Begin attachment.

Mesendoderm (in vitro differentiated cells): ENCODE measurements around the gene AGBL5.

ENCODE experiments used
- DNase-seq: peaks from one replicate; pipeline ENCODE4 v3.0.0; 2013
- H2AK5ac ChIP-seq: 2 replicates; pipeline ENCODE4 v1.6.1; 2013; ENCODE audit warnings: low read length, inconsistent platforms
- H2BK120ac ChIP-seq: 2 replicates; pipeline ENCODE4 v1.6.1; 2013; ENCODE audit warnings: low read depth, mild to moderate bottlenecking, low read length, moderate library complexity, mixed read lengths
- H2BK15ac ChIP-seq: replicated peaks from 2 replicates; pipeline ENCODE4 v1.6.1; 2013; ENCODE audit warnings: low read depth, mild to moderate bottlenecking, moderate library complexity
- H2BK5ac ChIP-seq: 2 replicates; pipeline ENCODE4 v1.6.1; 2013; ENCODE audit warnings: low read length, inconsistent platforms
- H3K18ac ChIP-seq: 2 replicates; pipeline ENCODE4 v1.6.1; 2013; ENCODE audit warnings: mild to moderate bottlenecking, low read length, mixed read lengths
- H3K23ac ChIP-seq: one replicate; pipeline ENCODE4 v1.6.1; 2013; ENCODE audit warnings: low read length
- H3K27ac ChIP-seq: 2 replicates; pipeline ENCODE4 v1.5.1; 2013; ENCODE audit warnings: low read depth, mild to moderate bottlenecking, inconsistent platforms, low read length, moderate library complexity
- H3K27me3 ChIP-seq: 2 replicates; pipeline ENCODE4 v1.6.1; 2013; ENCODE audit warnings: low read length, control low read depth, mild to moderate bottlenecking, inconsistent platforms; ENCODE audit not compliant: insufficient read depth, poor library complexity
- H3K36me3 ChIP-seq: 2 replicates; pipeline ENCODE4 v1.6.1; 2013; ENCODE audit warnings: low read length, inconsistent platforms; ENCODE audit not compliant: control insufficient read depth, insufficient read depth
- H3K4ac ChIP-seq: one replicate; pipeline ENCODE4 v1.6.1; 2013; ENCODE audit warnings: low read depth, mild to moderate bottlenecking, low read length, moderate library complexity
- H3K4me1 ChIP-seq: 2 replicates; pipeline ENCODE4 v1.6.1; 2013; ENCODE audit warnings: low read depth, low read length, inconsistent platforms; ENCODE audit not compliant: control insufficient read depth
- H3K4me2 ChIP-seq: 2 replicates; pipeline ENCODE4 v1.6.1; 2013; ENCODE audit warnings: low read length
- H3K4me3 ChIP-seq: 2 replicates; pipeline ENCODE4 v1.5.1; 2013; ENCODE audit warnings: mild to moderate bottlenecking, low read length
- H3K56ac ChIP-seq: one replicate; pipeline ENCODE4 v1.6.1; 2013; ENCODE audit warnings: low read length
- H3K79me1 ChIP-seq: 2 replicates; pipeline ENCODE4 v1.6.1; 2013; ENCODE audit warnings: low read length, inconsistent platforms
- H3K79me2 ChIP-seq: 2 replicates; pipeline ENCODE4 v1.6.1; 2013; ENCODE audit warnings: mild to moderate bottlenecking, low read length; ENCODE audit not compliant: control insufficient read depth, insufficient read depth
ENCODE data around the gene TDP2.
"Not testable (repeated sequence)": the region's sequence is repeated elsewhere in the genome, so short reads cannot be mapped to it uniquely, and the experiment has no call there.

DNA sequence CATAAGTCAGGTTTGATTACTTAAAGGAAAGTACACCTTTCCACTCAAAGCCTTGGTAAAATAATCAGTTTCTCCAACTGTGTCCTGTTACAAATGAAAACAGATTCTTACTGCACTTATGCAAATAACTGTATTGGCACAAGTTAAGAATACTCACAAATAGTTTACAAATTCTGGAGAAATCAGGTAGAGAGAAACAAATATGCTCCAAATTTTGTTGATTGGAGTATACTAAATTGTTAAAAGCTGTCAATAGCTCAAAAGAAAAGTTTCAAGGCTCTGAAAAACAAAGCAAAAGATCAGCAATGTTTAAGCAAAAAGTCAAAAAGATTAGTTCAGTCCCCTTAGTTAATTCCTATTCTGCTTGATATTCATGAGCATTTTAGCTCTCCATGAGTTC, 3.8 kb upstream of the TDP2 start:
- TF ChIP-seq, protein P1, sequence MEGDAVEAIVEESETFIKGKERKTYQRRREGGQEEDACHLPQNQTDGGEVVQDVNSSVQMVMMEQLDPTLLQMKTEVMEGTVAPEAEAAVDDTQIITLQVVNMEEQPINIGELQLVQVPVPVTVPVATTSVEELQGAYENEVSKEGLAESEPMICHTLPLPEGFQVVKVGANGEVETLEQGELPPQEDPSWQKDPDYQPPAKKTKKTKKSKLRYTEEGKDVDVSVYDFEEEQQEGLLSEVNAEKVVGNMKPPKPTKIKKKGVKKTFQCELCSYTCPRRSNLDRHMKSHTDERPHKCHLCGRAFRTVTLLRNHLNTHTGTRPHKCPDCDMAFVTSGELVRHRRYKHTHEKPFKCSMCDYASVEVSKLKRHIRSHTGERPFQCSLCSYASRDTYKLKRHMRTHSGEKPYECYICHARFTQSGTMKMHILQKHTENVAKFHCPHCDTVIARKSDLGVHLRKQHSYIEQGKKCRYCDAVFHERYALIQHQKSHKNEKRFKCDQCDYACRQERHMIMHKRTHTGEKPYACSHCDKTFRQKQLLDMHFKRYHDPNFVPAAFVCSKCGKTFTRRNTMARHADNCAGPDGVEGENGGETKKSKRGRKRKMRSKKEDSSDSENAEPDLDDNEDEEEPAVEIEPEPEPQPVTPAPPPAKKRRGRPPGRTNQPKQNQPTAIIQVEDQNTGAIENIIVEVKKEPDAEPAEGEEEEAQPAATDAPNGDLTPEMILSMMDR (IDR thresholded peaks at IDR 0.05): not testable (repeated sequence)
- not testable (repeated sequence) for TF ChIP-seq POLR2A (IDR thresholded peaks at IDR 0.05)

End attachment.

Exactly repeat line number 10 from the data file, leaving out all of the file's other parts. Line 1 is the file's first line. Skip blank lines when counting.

- H3K27ac ChIP-seq: 2 replicates; pipeline ENCODE4 v1.5.1; 2013; ENCODE audit warnings: low read depth, mild to moderate bottlenecking, inconsistent platforms, low read length, moderate library complexity